The mini is a good little box and cheap for apple, but aside from size and OSX, it's not going to compete with a PC.
post #248 of 290
Quote:
Originally posted by xmoger
a $10 copy of Nero burning Rom.


Where do you get that?

Ahead Nero has it at $99.99 + $9.99 shipping cost.
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post #249 of 290
Quote:
[i]Originally posted by xmogerThe mini is a good little box and cheap for apple, but aside from size and OSX, it's not going to compete with a PC. [/B]

Save the condescending tone until you can actually come up with an x86 box the average consumer can buy any day with the same amount and quality of software and of the same size.

'Peecees are cheaper' is not a religion, it is a factual proposition.

In the case of the mini, it is false.
post #250 of 290
Quote:
Originally posted by xmoger
The mini is a good little box and cheap for apple, but aside from size and OSX, it's not going to compete with a PC.

You had me at OSX.
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post #251 of 290
Hi!

I think the usual consumer wants a pc to do his work with, and he doesn't like crashes and viruses.
Linux can do a lot, bot it is not yet very user friendly to an average workstation user. And windows, well, it crashes all the time on most pcs, and is quite annoying, because it has a lot of bugs, most of them are already known for years.
So the MacOS-X might as well be the killer application for the mini.

Also, the mini has a fair price. Most people already have monitors and accessories, so they won't want to spent extra money on emac or imac, for its included monitor.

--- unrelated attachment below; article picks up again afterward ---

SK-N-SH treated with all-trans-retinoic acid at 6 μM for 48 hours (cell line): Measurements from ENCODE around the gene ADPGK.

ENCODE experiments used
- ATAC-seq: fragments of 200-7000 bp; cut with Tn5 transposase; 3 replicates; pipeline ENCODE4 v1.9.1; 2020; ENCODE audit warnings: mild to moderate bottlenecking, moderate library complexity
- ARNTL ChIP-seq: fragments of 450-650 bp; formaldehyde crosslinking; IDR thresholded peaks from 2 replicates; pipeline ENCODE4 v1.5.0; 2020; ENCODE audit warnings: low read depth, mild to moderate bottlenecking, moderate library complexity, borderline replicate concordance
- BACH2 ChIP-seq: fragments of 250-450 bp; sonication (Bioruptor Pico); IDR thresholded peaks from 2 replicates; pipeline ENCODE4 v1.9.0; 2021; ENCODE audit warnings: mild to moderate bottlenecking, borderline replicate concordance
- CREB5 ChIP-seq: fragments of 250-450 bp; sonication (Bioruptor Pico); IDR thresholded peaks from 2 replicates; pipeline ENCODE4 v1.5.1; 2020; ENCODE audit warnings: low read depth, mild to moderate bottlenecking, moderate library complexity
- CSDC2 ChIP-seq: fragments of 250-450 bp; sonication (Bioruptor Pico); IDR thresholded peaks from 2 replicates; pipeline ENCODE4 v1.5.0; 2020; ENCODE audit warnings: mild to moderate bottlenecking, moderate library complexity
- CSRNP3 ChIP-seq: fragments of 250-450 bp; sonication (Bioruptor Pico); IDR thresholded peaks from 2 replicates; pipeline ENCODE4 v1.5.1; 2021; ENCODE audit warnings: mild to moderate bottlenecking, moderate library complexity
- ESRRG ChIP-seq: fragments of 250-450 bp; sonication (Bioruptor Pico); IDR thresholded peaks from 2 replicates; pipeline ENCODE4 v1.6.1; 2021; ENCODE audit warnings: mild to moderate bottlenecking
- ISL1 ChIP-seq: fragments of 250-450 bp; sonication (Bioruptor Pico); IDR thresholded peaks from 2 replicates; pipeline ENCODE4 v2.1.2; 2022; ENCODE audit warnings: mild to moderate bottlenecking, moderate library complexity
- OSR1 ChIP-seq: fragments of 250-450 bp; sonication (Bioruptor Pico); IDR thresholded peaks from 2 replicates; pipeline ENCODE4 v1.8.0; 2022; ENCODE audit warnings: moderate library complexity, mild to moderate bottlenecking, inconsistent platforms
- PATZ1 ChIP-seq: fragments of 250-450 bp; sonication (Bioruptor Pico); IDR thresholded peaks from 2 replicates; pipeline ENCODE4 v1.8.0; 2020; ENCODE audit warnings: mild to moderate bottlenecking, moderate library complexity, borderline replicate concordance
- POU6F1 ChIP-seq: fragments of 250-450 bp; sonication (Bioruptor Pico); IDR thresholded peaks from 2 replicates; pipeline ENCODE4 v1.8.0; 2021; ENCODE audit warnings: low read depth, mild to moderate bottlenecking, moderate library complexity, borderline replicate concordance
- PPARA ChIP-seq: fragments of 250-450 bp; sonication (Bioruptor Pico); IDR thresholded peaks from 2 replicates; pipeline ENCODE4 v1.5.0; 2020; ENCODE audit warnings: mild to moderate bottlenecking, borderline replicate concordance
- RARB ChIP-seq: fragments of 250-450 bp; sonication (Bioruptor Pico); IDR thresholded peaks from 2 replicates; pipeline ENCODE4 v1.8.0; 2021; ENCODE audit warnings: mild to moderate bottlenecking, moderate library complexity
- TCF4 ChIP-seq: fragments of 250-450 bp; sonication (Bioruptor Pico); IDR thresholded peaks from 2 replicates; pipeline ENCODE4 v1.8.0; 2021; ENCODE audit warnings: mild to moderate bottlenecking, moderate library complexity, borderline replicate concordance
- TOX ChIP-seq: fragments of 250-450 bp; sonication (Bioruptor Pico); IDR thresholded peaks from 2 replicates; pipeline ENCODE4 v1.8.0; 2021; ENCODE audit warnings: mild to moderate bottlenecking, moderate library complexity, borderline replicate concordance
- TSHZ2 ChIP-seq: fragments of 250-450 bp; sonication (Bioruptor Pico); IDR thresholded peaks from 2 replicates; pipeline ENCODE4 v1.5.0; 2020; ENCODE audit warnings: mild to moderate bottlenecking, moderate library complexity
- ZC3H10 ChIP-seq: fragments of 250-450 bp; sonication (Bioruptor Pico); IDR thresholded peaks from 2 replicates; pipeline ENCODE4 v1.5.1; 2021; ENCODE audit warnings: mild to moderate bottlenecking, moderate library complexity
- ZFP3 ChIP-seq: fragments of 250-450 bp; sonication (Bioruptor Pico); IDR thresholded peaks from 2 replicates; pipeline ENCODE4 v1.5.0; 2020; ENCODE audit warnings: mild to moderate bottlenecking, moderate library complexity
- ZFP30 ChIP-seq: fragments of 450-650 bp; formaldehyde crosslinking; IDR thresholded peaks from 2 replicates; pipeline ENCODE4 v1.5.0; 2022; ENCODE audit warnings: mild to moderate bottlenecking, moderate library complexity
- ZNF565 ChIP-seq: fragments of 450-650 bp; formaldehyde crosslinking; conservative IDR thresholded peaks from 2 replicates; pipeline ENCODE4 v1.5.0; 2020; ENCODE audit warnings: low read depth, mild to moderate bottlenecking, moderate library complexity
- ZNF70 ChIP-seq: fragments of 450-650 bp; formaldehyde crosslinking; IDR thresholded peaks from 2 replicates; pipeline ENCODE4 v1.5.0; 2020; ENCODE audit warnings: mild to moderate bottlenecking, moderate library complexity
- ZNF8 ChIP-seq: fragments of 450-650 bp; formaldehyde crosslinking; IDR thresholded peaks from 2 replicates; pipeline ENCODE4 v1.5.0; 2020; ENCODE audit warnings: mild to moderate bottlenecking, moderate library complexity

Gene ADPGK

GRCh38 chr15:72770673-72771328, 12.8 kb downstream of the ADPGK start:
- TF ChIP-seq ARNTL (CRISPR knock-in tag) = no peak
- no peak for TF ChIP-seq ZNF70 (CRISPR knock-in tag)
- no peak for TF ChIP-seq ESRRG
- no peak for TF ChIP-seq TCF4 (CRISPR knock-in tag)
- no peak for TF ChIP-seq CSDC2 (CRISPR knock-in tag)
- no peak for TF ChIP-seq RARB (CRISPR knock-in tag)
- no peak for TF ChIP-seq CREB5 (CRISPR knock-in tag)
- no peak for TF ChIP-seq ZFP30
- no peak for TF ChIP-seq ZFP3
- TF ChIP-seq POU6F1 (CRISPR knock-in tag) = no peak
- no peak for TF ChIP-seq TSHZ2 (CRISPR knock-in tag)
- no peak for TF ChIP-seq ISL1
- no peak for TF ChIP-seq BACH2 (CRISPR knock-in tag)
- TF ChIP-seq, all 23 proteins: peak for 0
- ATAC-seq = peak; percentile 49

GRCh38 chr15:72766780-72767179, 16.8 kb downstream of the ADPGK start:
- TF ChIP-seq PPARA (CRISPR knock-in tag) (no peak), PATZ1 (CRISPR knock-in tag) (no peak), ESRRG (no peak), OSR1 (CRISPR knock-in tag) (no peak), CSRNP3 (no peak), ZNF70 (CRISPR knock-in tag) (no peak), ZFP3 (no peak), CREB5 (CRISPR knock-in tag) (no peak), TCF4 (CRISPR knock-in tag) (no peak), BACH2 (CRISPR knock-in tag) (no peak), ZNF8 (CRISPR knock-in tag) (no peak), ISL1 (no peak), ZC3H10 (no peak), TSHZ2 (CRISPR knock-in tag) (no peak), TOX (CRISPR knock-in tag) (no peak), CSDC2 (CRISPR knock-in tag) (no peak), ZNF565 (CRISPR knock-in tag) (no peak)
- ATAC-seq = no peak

I think the mini hits its target consumer.

David
post #252 of 290
Quote:
Originally posted by Incoming
And windows, well, it crashes all the time on most pcs, and is quite annoying, because it has a lot of bugs, most of them are already known for years.

Which year are you living in? Just wondering.

PCs don't crash 'all the time'. I could count the number of times my XP box at home has crashed on the fingers of one hand, and it's a 2 year old machine. Individual apps crash, but they don't take XP with them.

PCs are very stable now, and with a little care and attention (installing McAfee/Norton security suites and a spyware killer, such as Microsoft Anti-Spyware) they will run well day in day out without problems.

Windows is still rather clunky, and certainly not as elegant s OSX, but to say it's unreliable simply isn't true.

As for Mac Mini, it's a cute toy, although I'm personally holding out for a future iMac G5 revision (with a decent GPU). I do wish Apple would let users upgrade their GPUs, even through BTO options. (I know you can with a PowerMac, but I'm not *that* rich).

I run a Shuttle at home with a Radeon 9800 Pro 256mb. Running Doom 3 at my screen's native res (1680x1050) the GPU is really struggling, so an upgrade may be in order. That kind of puts Apple's GPU choices into perspective! A GeForce 5200 indeed. I hear an X800 or X850 calling.